Cancer Treatment Costs are Worth It

[T]he cost of cancer treatment in the United States was higher than such care in ten European countries from 1983 to 1999. However, they also found that for most cancer types investigated, U.S. cancer patients lived longer than their European counterparts. Cancer patients diagnosed during 1995-99, on average, lived 11.1 years after diagnosis in the United States, compared to just 9.3 years from diagnosis in Europe.

The researchers concluded that by standard metrics that value additional years of life in dollar terms, U.S. cancer patients paid more but achieved better results in terms of longevity. Even after considering higher U.S. costs for treatment, their calculations showed the extra longevity was worth an aggregate of $598 billion — an average of $61,000 for an individual cancer patient. The value of additional survival gains was highest for prostate cancer patients ($627 billion) and breast cancer patients ($173 billion).

Full Health Affairs study worth reading.

Comments (12)

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  1. Devon Herrick says:

    Cancer treatments make for a great natural experiment. Some European countries refuse to provide access to all of the expensive therapies that are common in the United States, while other European countries provide these treatments. In countries that skimp on expensive cancer treatments (such as the United Kingdom), survival rates are significantly lower.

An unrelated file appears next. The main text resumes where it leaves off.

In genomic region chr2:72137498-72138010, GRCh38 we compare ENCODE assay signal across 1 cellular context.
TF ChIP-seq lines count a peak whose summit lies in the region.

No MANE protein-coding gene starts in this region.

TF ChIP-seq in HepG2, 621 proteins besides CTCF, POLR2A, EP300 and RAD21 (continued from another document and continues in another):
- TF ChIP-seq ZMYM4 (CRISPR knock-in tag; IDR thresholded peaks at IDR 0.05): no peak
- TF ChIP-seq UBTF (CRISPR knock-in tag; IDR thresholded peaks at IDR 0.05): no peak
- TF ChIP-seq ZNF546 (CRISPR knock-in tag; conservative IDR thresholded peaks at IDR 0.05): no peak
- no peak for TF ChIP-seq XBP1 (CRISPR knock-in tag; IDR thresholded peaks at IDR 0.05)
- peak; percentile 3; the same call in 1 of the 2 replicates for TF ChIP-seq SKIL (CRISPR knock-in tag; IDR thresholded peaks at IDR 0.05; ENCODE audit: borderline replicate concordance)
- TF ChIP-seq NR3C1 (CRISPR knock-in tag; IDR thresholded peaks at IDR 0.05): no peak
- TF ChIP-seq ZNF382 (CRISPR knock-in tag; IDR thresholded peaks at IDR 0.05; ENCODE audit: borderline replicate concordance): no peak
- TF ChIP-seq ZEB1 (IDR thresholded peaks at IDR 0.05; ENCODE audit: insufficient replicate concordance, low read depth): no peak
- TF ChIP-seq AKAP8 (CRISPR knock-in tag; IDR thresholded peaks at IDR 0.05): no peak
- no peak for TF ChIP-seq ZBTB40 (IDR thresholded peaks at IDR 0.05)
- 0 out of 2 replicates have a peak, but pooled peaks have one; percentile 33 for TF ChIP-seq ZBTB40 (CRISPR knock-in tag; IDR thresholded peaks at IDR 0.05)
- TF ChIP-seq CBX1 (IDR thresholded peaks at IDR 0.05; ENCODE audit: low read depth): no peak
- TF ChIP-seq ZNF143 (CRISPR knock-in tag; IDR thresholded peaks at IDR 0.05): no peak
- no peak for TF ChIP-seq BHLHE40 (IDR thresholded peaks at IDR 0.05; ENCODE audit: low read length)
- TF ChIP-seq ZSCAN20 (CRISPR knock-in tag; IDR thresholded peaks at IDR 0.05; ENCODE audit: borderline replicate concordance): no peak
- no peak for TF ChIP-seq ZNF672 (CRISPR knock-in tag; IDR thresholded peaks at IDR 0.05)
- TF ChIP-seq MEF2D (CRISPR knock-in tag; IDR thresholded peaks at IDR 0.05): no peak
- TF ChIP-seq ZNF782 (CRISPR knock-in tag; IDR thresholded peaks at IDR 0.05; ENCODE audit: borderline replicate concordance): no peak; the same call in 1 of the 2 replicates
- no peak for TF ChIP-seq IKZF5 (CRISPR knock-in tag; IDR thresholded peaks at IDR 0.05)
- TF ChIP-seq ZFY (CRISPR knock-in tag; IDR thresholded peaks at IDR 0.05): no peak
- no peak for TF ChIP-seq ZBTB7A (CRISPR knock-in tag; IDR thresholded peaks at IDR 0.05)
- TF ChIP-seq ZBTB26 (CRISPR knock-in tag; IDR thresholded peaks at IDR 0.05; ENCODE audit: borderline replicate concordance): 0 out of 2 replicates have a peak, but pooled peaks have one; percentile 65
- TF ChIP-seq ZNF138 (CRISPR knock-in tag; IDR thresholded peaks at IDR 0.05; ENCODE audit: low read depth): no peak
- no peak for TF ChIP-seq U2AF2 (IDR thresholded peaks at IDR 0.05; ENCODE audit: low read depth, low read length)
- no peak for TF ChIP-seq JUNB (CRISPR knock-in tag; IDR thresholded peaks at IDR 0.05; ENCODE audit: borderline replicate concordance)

2. Ken says:

    This is fascinating. It’s also consistent with my expectations.

  3. Eric says:

    Survival rates are a pretty flawed measurement for the effectiveness of cancer treatment, since they can be influenced by early detection (which the paper addressed, but not adequately in my opinion) and overdiagnosis (which it did not address). There are some good explanations for why Philipson’s analysis is problematic in this Reuters article:

  4. Greg says:

    These results are consistent with the results of other studies i have seen.

  5. Mike says:

    The title of the article implies that the extra money is what makes the difference in outcomes. But since the average life expectancy is longer on average in Europe, using the same logic, mustn’t there be other treatments that would benefit from less spending?

  6. Brian says:

    I wonder what the quality of life would be for that extra 1.8 years that U.S. cancer patients lived.
    Not that such could be quantified, I’m just saying.

  7. MarkH says:

    To be fair, the paper shows some cancer expenditures are worth it, namely breast and prostate. We did not fare as well on colon or uterine. It doesn’t ake sense to say that therefore throwing more money brings back equivalent value, only that for breast and prostate, more expenditure has returned significant extensions on people’s lives. And this makes sense.

    I can guarantee you, similar expenditures on pancratic cancer or GBM patients would not create similar dividends, the two cancers emphasized by the study just happen to be two cancers in which we’ve made enormous strides in the last couple of decades.